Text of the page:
If you are a family of four and make between 300% – 400% of the poverty level, based on the chart above that is $69,150 – $92,200 your Health Insurance Tax will be maxed out at 9.5% of your income. Based on this scenario your Health Insurance Tax will range between $4,356 to $5,809 respectively.

4- Obamacare Fact: Taxes for Individuals

In 2016 If you are an individual who chose to forgo purchasing health insurance on the exchange, or don’t choose your employer provided plan and your cost for insurance is 8% or less of your annual gross income (Cut off line that states your insurance is affordable), there are also other exemptions such as  if you’re a member of an American Indian tribe, or if you lacked insurance for less than three months during a year. Based on a 50,000 income and no insurance for more than three months you will have aHealth Insurance Tax of $695 fee or 2.5% of your income which ever is greater. Example; You are 30, and make $56,000 per year, and your insurance cost is $4,480 or less, the law states that you can afford insurance and you are choosing to opt out.  You will be required to pay Health Insurance Tax of $695 or $1,400 (2.5% of your income). In this scenario you will pay a Health Insurance Tax of $1400 dollars. The Flat dollar fee starts at $95 in 2014, $325 in 2015, and maxes out at $695 in 2016. Please use theHealth Insurance Tax Calculator to determine eligble subsidy or tax fine amount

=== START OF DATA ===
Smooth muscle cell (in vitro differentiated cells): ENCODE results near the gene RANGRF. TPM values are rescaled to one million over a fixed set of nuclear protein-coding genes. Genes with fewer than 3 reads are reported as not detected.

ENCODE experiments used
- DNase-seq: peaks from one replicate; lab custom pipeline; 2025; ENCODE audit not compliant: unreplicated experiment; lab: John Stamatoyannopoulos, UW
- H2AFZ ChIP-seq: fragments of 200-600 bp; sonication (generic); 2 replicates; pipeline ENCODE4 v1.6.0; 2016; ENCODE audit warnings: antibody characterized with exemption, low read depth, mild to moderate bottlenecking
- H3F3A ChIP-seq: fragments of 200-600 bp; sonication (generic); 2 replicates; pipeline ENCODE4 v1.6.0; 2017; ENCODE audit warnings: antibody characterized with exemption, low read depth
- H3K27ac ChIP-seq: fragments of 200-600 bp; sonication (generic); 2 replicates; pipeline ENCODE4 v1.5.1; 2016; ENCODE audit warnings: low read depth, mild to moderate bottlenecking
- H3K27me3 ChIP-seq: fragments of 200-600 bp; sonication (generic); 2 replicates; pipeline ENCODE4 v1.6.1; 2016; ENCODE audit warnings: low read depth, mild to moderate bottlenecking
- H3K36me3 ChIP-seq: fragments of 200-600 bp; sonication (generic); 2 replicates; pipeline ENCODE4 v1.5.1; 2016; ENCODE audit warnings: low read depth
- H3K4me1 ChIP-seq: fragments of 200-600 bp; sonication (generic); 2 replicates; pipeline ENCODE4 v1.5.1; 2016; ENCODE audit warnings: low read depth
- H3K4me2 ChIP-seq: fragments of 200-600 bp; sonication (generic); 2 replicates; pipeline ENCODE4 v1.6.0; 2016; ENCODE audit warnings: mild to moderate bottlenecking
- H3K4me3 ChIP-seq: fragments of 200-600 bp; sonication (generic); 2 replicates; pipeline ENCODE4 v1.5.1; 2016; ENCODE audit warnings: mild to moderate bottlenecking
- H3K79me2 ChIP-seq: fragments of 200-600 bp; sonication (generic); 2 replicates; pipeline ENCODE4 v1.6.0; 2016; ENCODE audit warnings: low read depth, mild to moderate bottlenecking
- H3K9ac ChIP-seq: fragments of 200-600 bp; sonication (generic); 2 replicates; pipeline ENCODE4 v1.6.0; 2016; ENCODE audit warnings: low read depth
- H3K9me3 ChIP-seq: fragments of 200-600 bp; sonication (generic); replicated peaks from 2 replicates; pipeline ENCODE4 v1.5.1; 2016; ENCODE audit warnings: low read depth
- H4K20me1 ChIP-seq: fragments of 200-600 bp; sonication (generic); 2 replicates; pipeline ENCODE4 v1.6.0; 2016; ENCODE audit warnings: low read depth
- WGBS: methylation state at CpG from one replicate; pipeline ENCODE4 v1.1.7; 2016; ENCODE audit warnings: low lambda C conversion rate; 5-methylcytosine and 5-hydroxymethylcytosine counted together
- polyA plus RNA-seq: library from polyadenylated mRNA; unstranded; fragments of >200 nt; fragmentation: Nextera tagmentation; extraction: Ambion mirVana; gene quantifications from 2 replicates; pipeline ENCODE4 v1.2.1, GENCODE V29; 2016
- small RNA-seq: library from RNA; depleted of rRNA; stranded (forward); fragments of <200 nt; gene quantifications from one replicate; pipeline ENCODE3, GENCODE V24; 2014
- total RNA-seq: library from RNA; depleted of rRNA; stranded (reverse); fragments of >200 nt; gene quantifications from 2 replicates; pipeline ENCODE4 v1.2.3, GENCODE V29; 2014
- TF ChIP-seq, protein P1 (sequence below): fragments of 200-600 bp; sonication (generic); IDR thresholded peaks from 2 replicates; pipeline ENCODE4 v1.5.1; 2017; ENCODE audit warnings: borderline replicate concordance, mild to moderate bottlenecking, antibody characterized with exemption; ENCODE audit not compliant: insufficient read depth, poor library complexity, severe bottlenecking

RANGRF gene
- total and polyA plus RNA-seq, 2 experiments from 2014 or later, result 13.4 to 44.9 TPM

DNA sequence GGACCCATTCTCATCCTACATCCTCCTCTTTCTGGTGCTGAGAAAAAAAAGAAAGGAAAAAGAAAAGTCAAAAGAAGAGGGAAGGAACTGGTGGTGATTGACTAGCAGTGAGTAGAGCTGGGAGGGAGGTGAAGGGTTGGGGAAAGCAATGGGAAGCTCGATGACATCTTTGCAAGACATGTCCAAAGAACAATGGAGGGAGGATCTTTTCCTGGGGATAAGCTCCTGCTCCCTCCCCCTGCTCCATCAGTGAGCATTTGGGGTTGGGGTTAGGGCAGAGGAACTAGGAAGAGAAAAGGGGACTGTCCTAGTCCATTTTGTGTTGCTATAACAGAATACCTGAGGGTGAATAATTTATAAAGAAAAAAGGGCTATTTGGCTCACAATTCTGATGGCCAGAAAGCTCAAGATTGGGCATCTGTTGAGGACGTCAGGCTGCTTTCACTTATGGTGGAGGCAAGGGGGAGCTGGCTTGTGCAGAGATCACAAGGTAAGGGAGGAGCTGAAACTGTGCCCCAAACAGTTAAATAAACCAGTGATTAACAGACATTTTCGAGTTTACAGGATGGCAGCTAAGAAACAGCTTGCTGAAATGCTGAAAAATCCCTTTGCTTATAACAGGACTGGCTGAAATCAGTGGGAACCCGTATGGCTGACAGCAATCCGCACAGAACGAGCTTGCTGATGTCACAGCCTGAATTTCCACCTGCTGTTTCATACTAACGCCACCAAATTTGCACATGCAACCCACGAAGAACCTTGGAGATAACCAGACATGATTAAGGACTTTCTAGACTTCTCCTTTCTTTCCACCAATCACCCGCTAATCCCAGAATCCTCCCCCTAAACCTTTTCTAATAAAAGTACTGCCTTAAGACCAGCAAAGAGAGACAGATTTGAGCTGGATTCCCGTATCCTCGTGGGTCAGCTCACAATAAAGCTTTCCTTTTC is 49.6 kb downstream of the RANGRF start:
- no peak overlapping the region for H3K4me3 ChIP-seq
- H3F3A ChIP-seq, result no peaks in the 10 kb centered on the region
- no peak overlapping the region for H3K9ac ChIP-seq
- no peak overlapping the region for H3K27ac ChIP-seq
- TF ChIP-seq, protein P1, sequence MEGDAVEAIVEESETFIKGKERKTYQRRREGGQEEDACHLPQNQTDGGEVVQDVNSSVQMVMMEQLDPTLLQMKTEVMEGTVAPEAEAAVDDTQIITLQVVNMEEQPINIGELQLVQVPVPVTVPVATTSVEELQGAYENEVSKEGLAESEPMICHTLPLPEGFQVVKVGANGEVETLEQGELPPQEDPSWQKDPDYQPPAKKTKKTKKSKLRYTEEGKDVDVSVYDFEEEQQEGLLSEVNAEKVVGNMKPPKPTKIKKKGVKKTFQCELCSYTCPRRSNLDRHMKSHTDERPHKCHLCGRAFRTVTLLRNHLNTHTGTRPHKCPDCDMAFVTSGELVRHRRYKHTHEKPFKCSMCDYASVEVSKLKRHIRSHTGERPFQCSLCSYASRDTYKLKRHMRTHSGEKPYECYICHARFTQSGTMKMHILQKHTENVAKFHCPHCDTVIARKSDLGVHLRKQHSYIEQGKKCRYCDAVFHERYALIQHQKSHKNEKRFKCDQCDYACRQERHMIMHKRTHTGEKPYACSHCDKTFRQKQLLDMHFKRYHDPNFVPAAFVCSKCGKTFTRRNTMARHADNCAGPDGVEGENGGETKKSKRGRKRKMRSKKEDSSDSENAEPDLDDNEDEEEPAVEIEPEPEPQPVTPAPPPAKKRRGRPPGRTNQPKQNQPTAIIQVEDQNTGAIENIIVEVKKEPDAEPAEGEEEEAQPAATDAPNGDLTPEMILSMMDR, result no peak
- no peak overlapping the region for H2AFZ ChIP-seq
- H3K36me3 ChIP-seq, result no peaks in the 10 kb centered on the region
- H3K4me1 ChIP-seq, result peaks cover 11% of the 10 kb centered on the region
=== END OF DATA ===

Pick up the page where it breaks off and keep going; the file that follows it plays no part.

Obamacare Fact: Various Myths Explained

5- Obamacare Fact: Taxes Small Business